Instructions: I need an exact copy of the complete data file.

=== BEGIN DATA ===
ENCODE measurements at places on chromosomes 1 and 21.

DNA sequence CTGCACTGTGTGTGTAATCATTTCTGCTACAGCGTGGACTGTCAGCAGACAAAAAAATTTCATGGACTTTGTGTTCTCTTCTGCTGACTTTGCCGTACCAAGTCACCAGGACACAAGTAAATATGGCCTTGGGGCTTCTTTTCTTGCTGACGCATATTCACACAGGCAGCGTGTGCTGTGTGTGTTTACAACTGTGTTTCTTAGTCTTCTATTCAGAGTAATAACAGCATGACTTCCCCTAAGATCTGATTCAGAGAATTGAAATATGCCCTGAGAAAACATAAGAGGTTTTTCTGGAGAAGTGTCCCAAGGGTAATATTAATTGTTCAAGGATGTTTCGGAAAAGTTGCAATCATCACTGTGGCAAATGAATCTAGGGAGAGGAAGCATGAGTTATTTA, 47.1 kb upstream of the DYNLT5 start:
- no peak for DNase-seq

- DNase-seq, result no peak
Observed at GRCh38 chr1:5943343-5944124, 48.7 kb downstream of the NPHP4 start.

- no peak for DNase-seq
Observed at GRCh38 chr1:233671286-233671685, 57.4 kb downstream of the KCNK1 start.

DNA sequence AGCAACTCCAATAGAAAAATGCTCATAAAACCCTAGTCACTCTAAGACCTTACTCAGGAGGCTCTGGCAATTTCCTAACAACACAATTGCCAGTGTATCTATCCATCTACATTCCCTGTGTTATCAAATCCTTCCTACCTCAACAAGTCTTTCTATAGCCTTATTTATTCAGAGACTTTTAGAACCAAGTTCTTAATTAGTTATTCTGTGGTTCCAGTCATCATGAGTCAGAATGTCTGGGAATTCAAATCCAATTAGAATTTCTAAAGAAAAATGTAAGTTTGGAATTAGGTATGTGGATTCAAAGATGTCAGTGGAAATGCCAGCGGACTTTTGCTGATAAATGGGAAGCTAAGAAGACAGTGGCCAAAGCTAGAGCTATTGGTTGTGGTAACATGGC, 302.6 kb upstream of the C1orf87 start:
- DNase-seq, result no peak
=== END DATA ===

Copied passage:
ENCODE measurements at places on chromosomes 1 and 21.

DNA sequence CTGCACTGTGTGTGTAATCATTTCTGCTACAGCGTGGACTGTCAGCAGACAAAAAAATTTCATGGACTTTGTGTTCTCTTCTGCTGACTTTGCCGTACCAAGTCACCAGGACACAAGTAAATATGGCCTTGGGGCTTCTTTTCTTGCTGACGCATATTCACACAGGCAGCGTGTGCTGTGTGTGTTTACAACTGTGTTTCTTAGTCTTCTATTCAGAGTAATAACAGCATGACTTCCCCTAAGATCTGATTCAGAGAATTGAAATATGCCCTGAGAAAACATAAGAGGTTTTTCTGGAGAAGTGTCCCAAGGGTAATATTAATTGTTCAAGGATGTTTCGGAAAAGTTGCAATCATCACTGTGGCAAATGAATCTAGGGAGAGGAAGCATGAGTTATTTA, 47.1 kb upstream of the DYNLT5 start:
- no peak for DNase-seq

- DNase-seq, result no peak
Observed at GRCh38 chr1:5943343-5944124, 48.7 kb downstream of the NPHP4 start.

- no peak for DNase-seq
Observed at GRCh38 chr1:233671286-233671685, 57.4 kb downstream of the KCNK1 start.

DNA sequence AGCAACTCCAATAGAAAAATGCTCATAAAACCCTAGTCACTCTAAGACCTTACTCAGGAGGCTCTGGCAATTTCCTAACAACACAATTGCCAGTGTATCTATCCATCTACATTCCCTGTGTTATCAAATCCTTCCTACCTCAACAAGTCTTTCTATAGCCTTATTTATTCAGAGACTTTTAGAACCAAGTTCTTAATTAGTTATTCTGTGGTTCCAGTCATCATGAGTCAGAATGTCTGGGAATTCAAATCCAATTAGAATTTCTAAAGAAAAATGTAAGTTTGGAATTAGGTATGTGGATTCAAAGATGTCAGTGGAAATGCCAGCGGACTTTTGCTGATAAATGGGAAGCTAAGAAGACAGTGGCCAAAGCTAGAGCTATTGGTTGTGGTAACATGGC, 302.6 kb upstream of the C1orf87 start:
- DNase-seq, result no peak